Well, if the acid kicks in, don’t expect order. Not sure what ABSTe wanted to express with his track Acid Disorder, if it’s about lysergic experiences, the track tries to show what could be an adventure of acid and its effects by the means synths, thus the natural disorder, that starts, grows and ends after 2 minutes and a half of climax.
The track is part of an EP called Anonymous Delivery and it’s available in Soundcloud (as embedded).
As I always mentioned in this blog. When it comes to creativity, there are no limits or boundaries. Even if you want to create hardcore ambient, you can do it and it will sound just great. That’s what Frank Derain can show us with his last track When I Look Away, I See You, an enigmatic travel through the capacities of music created by synthesizers and all the experience it can provide with a fine selections of created sounds, until the outer limitations of a track, ending up beautifully in 4:30.
According to him, his biggest inspirations are Nicolas Jaar (read our review of his Pomegranates here) and Kaitlyn Aurelia Smith.
The track is a chill that grows and grows, resting by the end, mixed with field recordings of birds, interesting use of harmony, the sounds design is always filled by a white noise and birds. In the chorus we have vocals, electric guitars, vibraphone, Fender bass and drums. It’s a beautiful track. So much inspiration for an afternoon in the park in the Canadian November weather. This is Brava Kilo (with artists below) and Birds, Central Park, November.
Composed and Produced by:
Brian Kobayakawa – synthesizers & samplers, Fender bass
Michael Davidson – vibraphone
Kevin Breit – electric guitars
Serena Ryder – voices
Tim Proznick – drums
Recorded by James Paul at Union Sound Company, Toronto, ON
Assistant engineer Darren McGill
Additional recording by BK, various locations
Mixed by Andre Wahl at The Little Girls Room
The track will be featured in the album Hang On, You Demons! coming June 29, 2018. It had support of Canadian public policies that are investing in art and culture, funded by the city of Toronto. It is also a new feature in our Spotify Playlist Chilling in Eden.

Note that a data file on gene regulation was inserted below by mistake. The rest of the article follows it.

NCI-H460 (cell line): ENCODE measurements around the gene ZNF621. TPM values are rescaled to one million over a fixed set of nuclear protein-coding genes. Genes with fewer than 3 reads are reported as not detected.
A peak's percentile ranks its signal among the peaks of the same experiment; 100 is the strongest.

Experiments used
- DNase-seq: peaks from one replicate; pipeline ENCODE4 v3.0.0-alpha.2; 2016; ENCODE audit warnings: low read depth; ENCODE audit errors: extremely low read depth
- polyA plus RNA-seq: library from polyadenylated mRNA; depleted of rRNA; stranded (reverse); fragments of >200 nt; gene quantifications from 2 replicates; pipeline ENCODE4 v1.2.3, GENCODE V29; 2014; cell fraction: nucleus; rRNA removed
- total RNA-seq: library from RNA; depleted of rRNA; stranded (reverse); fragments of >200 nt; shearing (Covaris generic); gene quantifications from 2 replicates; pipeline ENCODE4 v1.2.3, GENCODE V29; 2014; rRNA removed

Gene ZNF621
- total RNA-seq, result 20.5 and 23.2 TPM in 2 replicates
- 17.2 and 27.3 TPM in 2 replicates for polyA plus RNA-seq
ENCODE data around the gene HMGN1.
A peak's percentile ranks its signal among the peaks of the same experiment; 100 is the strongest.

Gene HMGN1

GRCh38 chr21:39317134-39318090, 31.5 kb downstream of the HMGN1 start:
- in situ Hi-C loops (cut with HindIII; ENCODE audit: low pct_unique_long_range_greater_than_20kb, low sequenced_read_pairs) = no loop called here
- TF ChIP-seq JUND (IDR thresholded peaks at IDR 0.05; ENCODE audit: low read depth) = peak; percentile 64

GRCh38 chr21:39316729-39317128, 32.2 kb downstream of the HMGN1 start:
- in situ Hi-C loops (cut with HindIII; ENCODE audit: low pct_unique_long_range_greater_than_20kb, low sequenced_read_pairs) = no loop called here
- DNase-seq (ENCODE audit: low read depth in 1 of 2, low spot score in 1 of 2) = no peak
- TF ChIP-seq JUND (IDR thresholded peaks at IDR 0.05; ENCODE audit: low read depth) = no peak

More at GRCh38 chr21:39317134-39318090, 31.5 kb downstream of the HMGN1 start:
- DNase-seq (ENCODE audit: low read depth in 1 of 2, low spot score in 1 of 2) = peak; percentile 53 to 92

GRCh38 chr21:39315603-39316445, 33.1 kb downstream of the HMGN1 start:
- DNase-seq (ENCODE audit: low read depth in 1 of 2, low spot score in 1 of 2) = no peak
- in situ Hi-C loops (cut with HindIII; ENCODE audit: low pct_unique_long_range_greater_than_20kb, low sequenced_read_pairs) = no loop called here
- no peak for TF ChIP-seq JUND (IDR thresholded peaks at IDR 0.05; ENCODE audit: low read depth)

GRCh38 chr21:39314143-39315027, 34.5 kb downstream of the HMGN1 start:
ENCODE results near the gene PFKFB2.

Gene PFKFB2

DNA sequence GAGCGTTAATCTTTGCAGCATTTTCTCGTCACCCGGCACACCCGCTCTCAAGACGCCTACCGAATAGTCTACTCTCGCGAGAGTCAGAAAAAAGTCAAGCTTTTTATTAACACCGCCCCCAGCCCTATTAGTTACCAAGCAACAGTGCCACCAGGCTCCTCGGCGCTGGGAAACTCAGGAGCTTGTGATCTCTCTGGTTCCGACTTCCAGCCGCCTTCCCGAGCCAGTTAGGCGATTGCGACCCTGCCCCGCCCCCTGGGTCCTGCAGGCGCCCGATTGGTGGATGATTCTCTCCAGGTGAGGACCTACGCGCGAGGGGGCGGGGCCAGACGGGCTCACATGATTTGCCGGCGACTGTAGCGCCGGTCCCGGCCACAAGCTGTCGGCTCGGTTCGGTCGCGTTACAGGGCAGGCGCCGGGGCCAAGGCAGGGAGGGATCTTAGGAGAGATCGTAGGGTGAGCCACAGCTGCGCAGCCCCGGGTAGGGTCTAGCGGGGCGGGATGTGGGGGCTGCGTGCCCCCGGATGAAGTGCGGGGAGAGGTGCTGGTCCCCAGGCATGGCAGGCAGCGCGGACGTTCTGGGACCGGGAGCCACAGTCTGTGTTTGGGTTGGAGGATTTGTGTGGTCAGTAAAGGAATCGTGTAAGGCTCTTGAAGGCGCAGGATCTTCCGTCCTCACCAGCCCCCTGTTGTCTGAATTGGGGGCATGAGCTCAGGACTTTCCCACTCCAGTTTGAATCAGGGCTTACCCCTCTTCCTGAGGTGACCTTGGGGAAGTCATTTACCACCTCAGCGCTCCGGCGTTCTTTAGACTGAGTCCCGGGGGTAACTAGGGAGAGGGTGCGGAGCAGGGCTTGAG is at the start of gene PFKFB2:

This track is an exploration of African rhythms and the use of instrumentals providing a jazzy yet electronic tune. Indeed an original material, coming from Kalaha and their new release Dragon Jenny. The band consists of two electronic musicians (Rumpistol & Spejderrobot) and two live instrumentalists Niclas Knudsen & Emil de Waal, from Denmark.
It’s an impressive 6:07 that reminds a live experience, of a jam session of well skilled musicians, without loosing all the emotion and feeling of music. It’s a reaffirmation of the fact that all music have their roots in West Africa. With Dragon Jenny, the band allows itself to combine the African inspiration together with traditional electronic music with synthesizers, such as the keyboards, summed by electric guitar and rhythms.
The band has previous albums Massala (2016) and Hahaha (2014). So there’s a lot of good music by Kahala, I personally recommend Massala for a first listener. Their forthcoming album has been announced and will be called Mandala, to come out this second half of the year.
They also have some music videos, such as BWW (such a lysergic experience):
This is a new feature for our Spotify Playlist – Synths of Eden
“You are to sound the trumpets over your burnt offerings and your fellowship sacrifices and on your joyous occasions, your appointed festivals, and the beginning of each of your months. They will serve as a reminder for you before your God: I am the LORD your God.”
For a blog called Synths of Eden, the use of religious references for satirical purposes isn’t anything new. Little Saint, producer from UK, will officially release Y0UR G0D on digital streaming platforms this 31th May by Halogram Records. This is a 10 minutes track with use of audio samples, rhythms and synthesizers, in a dark atmosphere, old school dubstep style, a bit like Skream! (2006).
Artwork was made by English Artist Dr. Fuckjoy. The track will be released in Little saint’s album 1010. There are 10 different alternate versions for this track, which will be all released.
Instrumental electronic music with good sense of humour and a French house-disco touch, this is Gaëtan Vigier and Mamie Techno EP, released by Arcade 8-bit (Paris). Besides having techno in the name, don’t expect that dark crude repetitive techno that shows itself on the small details, like Underbooz previously covered here.
Gaëtan goes for a more danceable and party feeling, full of sense of humour. Sounding like an instrumental disco-house, first things that come to my mind as my next tracks are other French artists such as Homeworkfrom Daft Punk and those tracks in between the big hits or some other tracks from Justice, like Genesis (1997). Big use of synthesizers and repetitive lead sounds summed by the bass. The A side has claps typical from house and those chord progressions, great for a DJ mix in a party mood. The A side features title track Mamie Techno (4:32) – embedded -, Vacuum Weels (4:24) and the Bar Interlude (1:05).